All manufacturers we spoke to noted the best way to ensure optimum traction from a walk-behind trencher is to opt for tracks instead of wheels. “These are great for rental yards that need a machine to operate in a variety of soil conditions,” says Collins at Ditch Witch. “All of our walk-behinds are available with tires or tracks. And you can always upgrade.”
Hard to steer/maneuver
No one would ever accuse a walk-behind trencher of being graceful. Let’s face it, these machines are like a giant electric steak knife cutting through the soil. There’s bound to be some vibration. Still, that doesn’t mean operators enjoy it or can even handle it in some cases. “In my area of northwest middle Tennessee, it is very rocky,” says Bagwell, who occasionally rents walk-behind trenchers for installing electrical circuits, running water lines and putting in sprinkler systems. “You can be in good ground one minute moving right along, and the next thing you are in rocky ground moving very slowly and being beat and bounced around everywhere. My experience with these machines is you have to man-handle the darn things to get them in working positions.”
Unfortunately, this is the nature of standard trenchers, Leonard says, no matter the brand. “If the trencher does not have hydraulic steering capability, the operator has to put some muscle into it when turning the machine,” she says, advising users to “make sure the axle lock is disengaged when transporting, and then reengage when trenching.”
Collins notes that older walk-behinds are harder to maneuver because they’re mechanically driven machines. To steer, the operator has to physically move the machine by grabbing the bail system to go left or right. “The latest machines are all hydraulic. Independent hydrostatic motors run each tire or track. The operator can steer easily with his fingertips. It’s much less labor intensive and you get equal traction on both tires.”
Vermeer’s latest trencher models are also hydraulic, but use handlebars to steer because customers are used to the configuration, Kuyers says. To make operation very intuitive, “We created a linkage system so when you pivot the handlebars in one direction, the trencher goes that way,” he says. “There’s no pushing or pulling.”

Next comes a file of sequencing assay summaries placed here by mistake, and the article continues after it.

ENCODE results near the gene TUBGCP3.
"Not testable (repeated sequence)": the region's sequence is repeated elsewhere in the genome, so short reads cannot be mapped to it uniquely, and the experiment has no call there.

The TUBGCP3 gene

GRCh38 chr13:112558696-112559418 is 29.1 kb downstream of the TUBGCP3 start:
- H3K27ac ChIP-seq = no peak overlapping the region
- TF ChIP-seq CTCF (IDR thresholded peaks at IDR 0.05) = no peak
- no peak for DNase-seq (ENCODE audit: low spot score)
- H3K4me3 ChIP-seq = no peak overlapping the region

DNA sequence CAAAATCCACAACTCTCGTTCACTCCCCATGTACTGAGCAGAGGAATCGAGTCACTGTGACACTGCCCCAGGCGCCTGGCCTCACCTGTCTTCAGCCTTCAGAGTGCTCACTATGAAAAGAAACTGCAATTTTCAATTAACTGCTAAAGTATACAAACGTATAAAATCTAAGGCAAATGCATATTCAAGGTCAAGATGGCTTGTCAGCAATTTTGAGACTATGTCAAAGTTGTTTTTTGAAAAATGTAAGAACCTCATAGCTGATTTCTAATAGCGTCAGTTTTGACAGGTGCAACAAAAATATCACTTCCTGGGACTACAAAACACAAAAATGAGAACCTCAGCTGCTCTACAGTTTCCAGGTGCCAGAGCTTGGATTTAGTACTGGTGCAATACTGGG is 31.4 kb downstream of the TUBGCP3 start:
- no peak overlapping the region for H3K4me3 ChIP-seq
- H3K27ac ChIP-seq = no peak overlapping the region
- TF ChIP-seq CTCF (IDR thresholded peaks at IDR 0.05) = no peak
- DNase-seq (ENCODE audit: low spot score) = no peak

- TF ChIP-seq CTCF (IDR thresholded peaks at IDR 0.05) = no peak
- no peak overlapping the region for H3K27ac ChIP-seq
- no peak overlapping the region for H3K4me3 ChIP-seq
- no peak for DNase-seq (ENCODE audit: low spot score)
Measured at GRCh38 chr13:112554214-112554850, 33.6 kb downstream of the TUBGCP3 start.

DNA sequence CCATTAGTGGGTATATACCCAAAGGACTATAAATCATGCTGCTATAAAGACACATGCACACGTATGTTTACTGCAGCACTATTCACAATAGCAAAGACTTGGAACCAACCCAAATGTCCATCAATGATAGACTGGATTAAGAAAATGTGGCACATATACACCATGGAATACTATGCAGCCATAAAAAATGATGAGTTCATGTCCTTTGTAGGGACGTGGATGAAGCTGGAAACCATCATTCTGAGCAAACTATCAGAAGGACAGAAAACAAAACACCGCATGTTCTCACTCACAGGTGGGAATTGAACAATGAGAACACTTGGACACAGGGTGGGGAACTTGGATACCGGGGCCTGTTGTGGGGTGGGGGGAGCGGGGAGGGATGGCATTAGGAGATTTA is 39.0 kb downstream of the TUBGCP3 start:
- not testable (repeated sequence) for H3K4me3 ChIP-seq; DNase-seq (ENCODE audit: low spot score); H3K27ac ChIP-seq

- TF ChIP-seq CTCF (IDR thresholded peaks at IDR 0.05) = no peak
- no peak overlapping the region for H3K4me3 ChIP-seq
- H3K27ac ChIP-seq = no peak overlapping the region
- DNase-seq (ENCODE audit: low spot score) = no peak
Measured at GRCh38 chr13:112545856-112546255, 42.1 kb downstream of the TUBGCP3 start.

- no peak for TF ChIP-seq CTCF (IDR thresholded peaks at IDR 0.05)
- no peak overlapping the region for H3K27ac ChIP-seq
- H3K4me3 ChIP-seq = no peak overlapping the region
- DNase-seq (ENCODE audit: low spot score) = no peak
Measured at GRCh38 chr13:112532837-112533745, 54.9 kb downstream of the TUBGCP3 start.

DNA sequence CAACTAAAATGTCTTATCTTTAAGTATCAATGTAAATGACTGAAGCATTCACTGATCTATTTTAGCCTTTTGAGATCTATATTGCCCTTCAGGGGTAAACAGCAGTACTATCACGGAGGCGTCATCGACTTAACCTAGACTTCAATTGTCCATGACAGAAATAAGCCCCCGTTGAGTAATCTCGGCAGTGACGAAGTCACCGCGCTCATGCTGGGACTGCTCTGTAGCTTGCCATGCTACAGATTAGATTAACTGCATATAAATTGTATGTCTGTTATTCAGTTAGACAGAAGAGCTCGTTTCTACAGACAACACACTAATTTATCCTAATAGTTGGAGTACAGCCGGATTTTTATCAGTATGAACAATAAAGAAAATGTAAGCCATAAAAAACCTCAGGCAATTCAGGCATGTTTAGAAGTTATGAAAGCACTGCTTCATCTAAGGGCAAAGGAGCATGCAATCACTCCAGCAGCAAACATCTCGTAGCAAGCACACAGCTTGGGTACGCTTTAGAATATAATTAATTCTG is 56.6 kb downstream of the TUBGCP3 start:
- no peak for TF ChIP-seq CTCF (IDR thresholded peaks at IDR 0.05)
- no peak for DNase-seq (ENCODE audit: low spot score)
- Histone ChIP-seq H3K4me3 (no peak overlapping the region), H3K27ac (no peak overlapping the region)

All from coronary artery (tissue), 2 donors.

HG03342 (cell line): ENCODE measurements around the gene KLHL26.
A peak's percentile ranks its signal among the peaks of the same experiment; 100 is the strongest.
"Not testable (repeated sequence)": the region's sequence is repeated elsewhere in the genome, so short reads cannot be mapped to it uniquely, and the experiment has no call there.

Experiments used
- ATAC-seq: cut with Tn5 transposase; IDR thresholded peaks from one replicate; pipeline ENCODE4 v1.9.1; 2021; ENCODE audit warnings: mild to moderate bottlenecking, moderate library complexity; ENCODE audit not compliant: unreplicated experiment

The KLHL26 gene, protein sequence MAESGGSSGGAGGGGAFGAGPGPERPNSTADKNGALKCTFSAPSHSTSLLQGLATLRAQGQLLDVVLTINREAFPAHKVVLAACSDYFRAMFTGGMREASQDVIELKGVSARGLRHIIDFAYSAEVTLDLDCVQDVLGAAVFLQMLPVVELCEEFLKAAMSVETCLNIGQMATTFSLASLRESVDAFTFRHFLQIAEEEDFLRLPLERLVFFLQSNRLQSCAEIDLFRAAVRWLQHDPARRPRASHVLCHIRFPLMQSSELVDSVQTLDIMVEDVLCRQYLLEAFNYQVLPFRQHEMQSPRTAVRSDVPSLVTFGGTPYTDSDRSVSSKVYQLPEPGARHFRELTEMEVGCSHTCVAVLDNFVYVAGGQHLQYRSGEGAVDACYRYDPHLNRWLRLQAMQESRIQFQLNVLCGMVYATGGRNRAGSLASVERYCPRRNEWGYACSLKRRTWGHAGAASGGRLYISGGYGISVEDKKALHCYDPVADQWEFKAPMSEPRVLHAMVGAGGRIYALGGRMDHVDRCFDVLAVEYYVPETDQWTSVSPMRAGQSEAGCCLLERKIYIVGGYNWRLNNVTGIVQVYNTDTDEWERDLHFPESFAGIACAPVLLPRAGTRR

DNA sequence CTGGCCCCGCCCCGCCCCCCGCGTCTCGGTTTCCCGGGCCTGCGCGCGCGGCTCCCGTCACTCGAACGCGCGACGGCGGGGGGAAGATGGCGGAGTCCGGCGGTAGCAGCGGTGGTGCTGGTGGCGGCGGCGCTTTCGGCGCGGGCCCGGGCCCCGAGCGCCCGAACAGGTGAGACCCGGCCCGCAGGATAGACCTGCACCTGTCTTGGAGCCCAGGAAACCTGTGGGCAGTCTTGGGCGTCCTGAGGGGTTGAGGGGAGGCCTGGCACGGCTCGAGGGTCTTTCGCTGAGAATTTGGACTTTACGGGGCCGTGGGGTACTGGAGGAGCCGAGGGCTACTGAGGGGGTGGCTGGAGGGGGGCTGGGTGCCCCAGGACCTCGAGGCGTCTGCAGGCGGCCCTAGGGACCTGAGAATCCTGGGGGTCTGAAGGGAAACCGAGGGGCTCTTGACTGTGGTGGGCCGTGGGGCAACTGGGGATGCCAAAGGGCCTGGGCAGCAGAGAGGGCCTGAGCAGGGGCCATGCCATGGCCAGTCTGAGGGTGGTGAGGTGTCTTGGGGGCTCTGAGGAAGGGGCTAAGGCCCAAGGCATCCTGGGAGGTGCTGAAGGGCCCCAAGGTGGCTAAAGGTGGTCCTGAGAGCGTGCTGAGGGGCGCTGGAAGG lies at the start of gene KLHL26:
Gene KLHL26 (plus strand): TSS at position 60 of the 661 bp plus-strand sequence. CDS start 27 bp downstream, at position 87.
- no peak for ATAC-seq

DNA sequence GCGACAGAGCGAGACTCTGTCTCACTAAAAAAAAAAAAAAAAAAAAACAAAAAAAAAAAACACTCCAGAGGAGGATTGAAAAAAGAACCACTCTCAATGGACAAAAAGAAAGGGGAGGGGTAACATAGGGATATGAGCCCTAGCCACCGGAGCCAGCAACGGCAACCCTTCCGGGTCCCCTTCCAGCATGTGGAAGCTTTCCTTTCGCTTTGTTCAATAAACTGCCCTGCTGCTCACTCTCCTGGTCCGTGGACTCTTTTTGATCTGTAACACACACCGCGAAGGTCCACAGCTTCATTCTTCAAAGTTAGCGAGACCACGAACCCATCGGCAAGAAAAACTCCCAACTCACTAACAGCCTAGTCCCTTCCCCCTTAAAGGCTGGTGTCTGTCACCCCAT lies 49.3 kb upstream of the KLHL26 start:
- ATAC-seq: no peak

He continues, “We kept the handlebars partly so that if the machine gets stuck in the mud, there’s still some way to get some leverage to pull it out.”
Differential lock doesn’t work
Hagerty recalls that during one walk-behind trencher rental, he couldn’t lock the differential into position to drive both wheels simultaneously. “This added to the problem of wheel slippage on the grass,” he notes.
Kuyers says this can be a problem on older mechanical trenchers, especially if the operator is unaware there even is a differential lock. “When the operator is trenching and he doesn’t lock the differential, only one tire will spin, and they won’t get full tractive effort.”
He continues, “We have no differential lock on our current models. Instead, we use a hydraulic drive system where both hydraulic motors are pulling with equal power. You can steer any way you want.”
Still, if there is a problem with the differential lock on a standard trencher, Leonard at Barreto says the first item to troubleshoot is whether the cable needs to be adjusted. “Our mechanical components for the axle lock on our standard trenchers are located inside our oil tank and are fully lubricated at all times. They have no exposure to dirt and there is minimal friction on the components due to the immersion in the hydraulic oil.”
She adds, “Track and steerable trenchers eliminate this problem by removing the differential lock and replacing it with hydraulic motors to steer the unit.”
“The engage/disengage clutch for the wheel movement was so sensitive there was literally about a 1/4-inch range where the clutch would be in neutral,” Hagerty says of one rental experience. “This made it very difficult to stop wheel movement when I encountered a rock or root.”
Kuyers at Vermeer explains older, mechanical trenchers have belts that can slip, causing the machine to stall if they’re too tight, or burn up if they’re too loose. Newer hdraulic models, however, employ a lever that hydraulically engages the chain. By reversing the lever, you can reverse the chain easily to clear an obstruction.